We have implemented aggregation and correlation toolbox (ACT), an efficient, multifaceted toolbox for analyzing continuous signal and discrete region tracks from high-throughput genomic experiments, such as RNA-seq or ChIP-chip signal profiles from the ENCODE and modENCODE projects, or lists of single nucleotide polymorphisms from the 1000 genomes project. It is able to generate aggregate profiles of a given track around a set of specified anchor points, such as transcription start sites. It is also able to correlate related tracks and analyze them for saturation–i.e. how much of a certain feature is covered with each new succeeding experiment. The ACT site contains downloadable code in a variety of formats, interactive web servers (for use on small quantities of data), example datasets, documentation and a gallery of outputs. Here, we explain the components of the toolbox in more detail and apply them in various contexts.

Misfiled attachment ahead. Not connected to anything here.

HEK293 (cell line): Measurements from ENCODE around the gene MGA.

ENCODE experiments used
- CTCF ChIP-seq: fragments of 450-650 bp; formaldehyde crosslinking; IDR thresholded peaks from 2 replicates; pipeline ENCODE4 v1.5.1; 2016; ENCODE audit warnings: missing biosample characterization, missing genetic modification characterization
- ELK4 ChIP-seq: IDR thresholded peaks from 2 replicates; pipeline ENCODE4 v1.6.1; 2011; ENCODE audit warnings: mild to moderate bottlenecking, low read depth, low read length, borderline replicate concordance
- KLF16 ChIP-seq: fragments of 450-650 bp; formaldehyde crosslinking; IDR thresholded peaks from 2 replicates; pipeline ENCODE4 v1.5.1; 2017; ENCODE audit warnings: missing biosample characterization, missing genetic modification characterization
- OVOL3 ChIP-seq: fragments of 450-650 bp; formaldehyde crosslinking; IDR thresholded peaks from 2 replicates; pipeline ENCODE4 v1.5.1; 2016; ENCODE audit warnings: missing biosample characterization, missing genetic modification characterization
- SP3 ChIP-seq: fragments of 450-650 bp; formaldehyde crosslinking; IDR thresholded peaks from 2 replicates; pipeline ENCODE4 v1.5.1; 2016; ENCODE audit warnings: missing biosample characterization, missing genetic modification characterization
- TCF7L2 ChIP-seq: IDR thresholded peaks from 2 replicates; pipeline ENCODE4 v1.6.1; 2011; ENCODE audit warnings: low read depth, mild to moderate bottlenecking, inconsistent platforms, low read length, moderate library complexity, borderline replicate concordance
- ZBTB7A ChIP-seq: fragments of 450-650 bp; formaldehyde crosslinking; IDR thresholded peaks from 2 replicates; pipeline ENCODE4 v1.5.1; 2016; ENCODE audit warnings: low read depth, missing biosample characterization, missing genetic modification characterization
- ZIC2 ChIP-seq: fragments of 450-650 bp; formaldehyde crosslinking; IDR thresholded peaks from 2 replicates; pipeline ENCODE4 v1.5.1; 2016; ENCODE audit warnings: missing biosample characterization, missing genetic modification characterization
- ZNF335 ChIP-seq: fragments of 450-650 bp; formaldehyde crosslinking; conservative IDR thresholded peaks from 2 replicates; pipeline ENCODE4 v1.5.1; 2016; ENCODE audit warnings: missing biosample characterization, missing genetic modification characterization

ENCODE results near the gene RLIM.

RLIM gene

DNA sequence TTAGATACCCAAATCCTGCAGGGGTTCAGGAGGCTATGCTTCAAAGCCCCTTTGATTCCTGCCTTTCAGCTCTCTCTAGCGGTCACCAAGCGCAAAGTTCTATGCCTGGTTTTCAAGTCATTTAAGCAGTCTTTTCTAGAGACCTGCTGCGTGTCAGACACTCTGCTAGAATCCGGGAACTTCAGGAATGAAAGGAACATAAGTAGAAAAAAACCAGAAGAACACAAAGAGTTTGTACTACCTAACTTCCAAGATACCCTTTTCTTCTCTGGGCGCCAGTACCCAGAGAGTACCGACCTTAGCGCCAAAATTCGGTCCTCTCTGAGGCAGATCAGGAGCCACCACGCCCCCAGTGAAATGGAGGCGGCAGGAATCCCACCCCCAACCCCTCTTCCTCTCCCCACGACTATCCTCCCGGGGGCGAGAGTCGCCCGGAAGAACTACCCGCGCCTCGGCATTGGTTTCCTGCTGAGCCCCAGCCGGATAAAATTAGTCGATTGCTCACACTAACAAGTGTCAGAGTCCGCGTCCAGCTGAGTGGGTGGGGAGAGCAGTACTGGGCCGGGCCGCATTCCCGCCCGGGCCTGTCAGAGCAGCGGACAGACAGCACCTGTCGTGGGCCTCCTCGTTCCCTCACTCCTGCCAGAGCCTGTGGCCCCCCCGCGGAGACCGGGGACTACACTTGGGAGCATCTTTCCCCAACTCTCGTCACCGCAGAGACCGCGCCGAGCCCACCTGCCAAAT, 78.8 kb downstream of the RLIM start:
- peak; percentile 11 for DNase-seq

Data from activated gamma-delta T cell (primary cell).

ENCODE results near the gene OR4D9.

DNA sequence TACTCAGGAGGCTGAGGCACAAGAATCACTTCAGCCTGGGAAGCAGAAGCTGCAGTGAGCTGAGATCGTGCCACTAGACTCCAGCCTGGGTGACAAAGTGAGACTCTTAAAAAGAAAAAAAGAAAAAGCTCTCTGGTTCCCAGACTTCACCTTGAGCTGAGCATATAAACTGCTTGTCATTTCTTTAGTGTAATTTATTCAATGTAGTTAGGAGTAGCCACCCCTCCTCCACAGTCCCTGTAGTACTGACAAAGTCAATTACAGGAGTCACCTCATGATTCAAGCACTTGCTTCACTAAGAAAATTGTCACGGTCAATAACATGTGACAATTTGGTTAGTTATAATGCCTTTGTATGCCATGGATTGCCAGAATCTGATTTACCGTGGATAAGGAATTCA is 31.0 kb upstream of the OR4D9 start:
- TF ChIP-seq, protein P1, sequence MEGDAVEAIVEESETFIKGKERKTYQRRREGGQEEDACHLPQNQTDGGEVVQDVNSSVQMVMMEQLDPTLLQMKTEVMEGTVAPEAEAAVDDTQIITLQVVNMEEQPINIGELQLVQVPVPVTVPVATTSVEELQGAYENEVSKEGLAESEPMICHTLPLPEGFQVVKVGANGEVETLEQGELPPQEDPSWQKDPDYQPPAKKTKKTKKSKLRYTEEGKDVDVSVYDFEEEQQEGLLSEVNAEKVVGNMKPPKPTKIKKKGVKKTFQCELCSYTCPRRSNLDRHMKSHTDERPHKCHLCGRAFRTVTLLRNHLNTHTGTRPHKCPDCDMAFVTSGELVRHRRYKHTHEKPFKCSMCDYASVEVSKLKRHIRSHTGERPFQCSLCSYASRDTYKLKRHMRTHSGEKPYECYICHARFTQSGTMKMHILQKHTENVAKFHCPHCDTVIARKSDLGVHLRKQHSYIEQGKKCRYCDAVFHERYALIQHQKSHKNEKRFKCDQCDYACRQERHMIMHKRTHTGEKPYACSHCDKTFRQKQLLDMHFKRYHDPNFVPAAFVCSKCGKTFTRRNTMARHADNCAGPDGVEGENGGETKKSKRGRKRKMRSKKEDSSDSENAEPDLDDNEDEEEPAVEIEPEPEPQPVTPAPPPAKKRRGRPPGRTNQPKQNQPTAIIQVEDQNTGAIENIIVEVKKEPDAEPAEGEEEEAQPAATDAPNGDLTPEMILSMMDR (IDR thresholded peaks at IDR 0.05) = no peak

Availability: ACT is available at
PMCID: PMC3072554  PMID: 21349863
4.  AGE: defining breakpoints of genomic structural variants at single-nucleotide resolution, through optimal alignments with gap excision 
Bioinformatics  2011;27(5):595-603.
Motivation: Defining the precise location of structural variations (SVs) at single-nucleotide breakpoint resolution is an important problem, as it is a prerequisite for classifying SVs, evaluating their functional impact and reconstructing personal genome sequences. Given approximate breakpoint locations and a bridging assembly or split read, the problem essentially reduces to finding a correct sequence alignment. Classical algorithms for alignment and their generalizations guarantee finding the optimal (in terms of scoring) global or local alignment of two sequences. However, they cannot generally be applied to finding the biologically correct alignment of genomic sequences containing SVs because of the need to simultaneously span the SV (e.g. make a large gap) and perform precise local alignments at the flanking ends.